In 2016, Caldodecultivo, a Colombian artist collective, after being invited to Detroit by Ideas City and participating in a residency at Popps Packing, was moved to discover the true narrative of Detroit by documenting the work of spoken-word artists based in the city.
Following the screening, Caldodecultivo and the artists that appear in The Detroiters will discuss their work with the audience.
Detroit Poetry Society (Sheezy Bo Beezy, Domino LA3, Rocket(!!!)Man, Intellect, Gabrielle Knox), Deonte Osayande, Halima Cassells, Tawana “Honeycomb” Petty, Bryce Detroit, Sol’le, Billy Mark, Underground Resistance (John Woodward, Cornelius Harris, Mark Flash, BlakTony Horton, De’Sean Jones), Marsha Battle Philpot, MavOne
DIRECTED BY: CALDODECULTIVO
UNAI REGLERO, GABRIELA CÓRDOBA VIVAS y GUILLERMO CAMACHO.
MUSIC: UNDERGROUND RESISTANCE
The Detroiters will also screen at the 5th Annual Sidewalk Festival of Performing Arts in August.
|The James and Grace Lee Boggs Center to Nurture Community Leadership
3061 Field Street
We are the Children of Martin and Malcolm…
We are the children of Martin and Malcolm, Black, brown, red and white, Our birthright is to be creators of history, Our Right, Our Duty
To shake the world with
A new dream!
Living for Change News
July 3rd, 2017
Thinking for Ourselves
Much of the media coverage this week focused on Donald Trump’s feud with journalists. In what can only be characterized as a scathing editorial, the New York Times described Trumps behavior as coarse, vengeful, embarrassing, nasty, creepy, denigrating, awkward, vulgar and repugnant.
These same descriptions apply to his attacks on immigrants. The recent Supreme Court decision to uphold part of the executive travel ban has allowed the administration to aggressively target people for exclusion. Freed from judicial oversight, the White House renewed senseless travel restrictions and its attacks on Muslims and people from Arabic countries.
While the Supreme Court will review the case in the fall, it restored much of the original executive intent to limit immigration. The administration moving quickly with renewed aggressiveness.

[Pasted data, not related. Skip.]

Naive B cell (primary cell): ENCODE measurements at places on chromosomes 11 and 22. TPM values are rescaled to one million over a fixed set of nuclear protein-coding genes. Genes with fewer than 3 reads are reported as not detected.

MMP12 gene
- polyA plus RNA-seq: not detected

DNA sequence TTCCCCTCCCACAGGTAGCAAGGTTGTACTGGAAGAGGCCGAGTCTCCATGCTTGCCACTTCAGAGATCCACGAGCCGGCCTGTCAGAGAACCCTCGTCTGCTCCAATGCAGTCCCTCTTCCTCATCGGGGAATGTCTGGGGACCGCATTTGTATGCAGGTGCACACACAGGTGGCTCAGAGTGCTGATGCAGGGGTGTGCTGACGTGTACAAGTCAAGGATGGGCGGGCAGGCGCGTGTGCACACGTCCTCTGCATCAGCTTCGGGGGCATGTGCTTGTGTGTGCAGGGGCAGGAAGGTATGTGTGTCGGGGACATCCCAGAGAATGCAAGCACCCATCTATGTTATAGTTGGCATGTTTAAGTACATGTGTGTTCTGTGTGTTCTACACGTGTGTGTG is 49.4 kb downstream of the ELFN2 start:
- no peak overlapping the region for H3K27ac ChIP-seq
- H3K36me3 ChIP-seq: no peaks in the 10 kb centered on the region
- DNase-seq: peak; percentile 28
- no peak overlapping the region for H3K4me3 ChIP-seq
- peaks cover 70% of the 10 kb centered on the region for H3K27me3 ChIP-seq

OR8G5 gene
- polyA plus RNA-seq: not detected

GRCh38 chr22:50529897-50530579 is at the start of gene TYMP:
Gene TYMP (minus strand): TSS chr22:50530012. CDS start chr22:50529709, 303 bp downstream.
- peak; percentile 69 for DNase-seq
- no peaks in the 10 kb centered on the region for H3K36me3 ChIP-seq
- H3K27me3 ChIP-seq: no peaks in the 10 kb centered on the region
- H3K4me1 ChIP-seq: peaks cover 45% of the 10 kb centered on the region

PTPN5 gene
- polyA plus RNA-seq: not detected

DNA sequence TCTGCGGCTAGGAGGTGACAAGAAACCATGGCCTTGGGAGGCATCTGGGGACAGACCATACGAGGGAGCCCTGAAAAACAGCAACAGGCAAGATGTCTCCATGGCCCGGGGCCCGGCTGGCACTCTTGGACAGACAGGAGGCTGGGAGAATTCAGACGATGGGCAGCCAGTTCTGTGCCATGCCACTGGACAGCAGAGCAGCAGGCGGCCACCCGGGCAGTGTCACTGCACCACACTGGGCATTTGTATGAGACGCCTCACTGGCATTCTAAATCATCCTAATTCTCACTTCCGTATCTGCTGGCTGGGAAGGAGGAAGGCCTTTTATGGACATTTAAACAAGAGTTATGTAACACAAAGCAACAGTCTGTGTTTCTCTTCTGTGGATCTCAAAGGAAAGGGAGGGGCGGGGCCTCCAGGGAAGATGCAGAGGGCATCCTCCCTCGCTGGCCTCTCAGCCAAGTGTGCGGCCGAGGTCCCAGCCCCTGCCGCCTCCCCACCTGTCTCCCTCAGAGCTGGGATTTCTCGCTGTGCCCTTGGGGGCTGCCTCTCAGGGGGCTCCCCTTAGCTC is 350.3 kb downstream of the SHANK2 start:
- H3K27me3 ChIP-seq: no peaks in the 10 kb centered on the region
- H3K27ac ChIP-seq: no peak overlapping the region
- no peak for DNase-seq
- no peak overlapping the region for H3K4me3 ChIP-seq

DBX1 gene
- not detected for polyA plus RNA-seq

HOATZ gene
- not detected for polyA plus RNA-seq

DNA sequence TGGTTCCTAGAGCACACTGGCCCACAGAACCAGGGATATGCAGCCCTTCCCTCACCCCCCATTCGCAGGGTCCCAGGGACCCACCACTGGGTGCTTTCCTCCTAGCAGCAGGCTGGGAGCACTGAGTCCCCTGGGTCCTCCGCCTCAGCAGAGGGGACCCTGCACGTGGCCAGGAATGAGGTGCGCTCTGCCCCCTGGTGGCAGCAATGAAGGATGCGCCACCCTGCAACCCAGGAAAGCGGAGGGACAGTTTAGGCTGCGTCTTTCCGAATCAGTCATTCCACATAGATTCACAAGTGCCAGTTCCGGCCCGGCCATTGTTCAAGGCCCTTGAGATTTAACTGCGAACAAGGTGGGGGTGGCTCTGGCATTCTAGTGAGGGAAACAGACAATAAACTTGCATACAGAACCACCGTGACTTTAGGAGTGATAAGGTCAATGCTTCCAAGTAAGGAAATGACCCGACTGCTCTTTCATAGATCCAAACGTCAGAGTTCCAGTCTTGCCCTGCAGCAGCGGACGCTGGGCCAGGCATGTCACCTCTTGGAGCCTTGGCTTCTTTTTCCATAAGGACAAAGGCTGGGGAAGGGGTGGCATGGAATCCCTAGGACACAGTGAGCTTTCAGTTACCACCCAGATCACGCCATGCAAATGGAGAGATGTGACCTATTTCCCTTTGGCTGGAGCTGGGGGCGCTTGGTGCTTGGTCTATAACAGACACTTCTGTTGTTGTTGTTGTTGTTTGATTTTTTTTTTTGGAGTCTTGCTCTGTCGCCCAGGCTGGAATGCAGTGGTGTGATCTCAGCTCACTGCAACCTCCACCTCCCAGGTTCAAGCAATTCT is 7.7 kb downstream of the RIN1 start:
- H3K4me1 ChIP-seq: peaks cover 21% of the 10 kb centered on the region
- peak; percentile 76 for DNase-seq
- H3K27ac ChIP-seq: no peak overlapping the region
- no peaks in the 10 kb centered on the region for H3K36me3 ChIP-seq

“It remains clear that President Trump’s purpose is to disparage and condemn Muslims,” said Omar Jadwat, director of the A.C.L.U.’s Immigrants’ Rights Project, adding that the government’s new ban on entry “does not comport with the Supreme Court’s order, is arbitrary and is not tied to any legitimate government purpose.”
The punitive, vengeful and nasty nature of this effort by the administration was underscored by other actions taken by House Republicans at Trump’s urging. In the midst of the crisis on health care and tweets about journalists, GOP forces found time to crack down on undocumented people and those who support them.
The House introduced two separate bills that, while certain to meet resistance in the Senate and across the country, demonstrate the level of cruelty now commonplace in the GOP. The first bill is an effort to increase prison sentences for people who re-enter the country without proper documentation. The second renews attacks on sanctuary cities and promises to cut federal funds. The Secretary of Homeland Security, John Kelly, made a rare appearance at the Capitol to make a special assault on cities that declare concern for all the people who call them home. In an effort to obscure reality, Kelly said these new anti-sanctuary laws would prevent local officials from prioritizing “criminals over public and law enforcement officer safety.”
Named “No Sanctuary for Criminals Act,” the bill expands the amount of money a city could lose if it does not cooperate with federal immigration officials and it would also prevent people from filing lawsuits against federal authorities who detain immigrants. Even without these laws, the administration has been targeting people for deportation.
Two weeks ago, more than 100 people in metro-Detroit were rounded up and processed for deportation. Most were Chaldean. Most have lived peacefully and lawfully here for many years, building full lives after escaping persecution in Iraq. As Christians they have long been a targeted minority there. Almost all of them had committed minor violations of the law, and paid for them. Now grandparents, brothers, sons and husbands are being characterized as hardened criminals and given what could well amount to death sentences if they are sent to Iraq.
Immigration officials invaded homes and workplaces arresting people without notice or any sense of due process. People were transported out of state, leaving families with little understanding of what is happening to them.